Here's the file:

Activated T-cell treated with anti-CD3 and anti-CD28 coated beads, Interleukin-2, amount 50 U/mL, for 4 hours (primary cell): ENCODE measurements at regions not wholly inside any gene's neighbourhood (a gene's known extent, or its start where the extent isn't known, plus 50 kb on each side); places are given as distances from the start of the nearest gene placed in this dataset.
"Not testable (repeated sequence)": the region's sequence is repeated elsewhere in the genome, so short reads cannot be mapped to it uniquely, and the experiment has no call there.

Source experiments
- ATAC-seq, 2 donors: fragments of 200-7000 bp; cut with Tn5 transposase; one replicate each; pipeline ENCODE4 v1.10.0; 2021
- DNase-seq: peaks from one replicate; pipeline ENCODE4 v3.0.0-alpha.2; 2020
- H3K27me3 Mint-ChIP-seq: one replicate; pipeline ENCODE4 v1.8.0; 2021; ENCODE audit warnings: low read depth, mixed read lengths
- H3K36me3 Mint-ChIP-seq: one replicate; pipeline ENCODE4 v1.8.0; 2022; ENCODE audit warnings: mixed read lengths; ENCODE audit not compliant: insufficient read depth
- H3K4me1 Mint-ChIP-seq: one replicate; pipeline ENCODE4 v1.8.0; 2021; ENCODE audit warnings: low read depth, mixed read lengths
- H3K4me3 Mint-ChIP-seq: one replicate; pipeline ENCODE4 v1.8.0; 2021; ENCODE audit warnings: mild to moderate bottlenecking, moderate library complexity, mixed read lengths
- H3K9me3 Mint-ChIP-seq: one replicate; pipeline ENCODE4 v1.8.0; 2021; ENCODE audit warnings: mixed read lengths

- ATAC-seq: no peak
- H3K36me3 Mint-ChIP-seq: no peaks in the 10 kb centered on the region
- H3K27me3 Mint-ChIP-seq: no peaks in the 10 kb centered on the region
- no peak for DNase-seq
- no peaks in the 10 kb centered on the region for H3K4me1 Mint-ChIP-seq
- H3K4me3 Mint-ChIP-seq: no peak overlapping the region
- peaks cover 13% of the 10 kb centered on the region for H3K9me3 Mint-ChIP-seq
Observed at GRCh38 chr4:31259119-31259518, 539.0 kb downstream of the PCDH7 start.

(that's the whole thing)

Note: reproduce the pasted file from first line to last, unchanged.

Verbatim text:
Activated T-cell treated with anti-CD3 and anti-CD28 coated beads, Interleukin-2, amount 50 U/mL, for 4 hours (primary cell): ENCODE measurements at regions not wholly inside any gene's neighbourhood (a gene's known extent, or its start where the extent isn't known, plus 50 kb on each side); places are given as distances from the start of the nearest gene placed in this dataset.
"Not testable (repeated sequence)": the region's sequence is repeated elsewhere in the genome, so short reads cannot be mapped to it uniquely, and the experiment has no call there.

Source experiments
- ATAC-seq, 2 donors: fragments of 200-7000 bp; cut with Tn5 transposase; one replicate each; pipeline ENCODE4 v1.10.0; 2021
- DNase-seq: peaks from one replicate; pipeline ENCODE4 v3.0.0-alpha.2; 2020
- H3K27me3 Mint-ChIP-seq: one replicate; pipeline ENCODE4 v1.8.0; 2021; ENCODE audit warnings: low read depth, mixed read lengths
- H3K36me3 Mint-ChIP-seq: one replicate; pipeline ENCODE4 v1.8.0; 2022; ENCODE audit warnings: mixed read lengths; ENCODE audit not compliant: insufficient read depth
- H3K4me1 Mint-ChIP-seq: one replicate; pipeline ENCODE4 v1.8.0; 2021; ENCODE audit warnings: low read depth, mixed read lengths
- H3K4me3 Mint-ChIP-seq: one replicate; pipeline ENCODE4 v1.8.0; 2021; ENCODE audit warnings: mild to moderate bottlenecking, moderate library complexity, mixed read lengths
- H3K9me3 Mint-ChIP-seq: one replicate; pipeline ENCODE4 v1.8.0; 2021; ENCODE audit warnings: mixed read lengths

- ATAC-seq: no peak
- H3K36me3 Mint-ChIP-seq: no peaks in the 10 kb centered on the region
- H3K27me3 Mint-ChIP-seq: no peaks in the 10 kb centered on the region
- no peak for DNase-seq
- no peaks in the 10 kb centered on the region for H3K4me1 Mint-ChIP-seq
- H3K4me3 Mint-ChIP-seq: no peak overlapping the region
- peaks cover 13% of the 10 kb centered on the region for H3K9me3 Mint-ChIP-seq
Observed at GRCh38 chr4:31259119-31259518, 539.0 kb downstream of the PCDH7 start.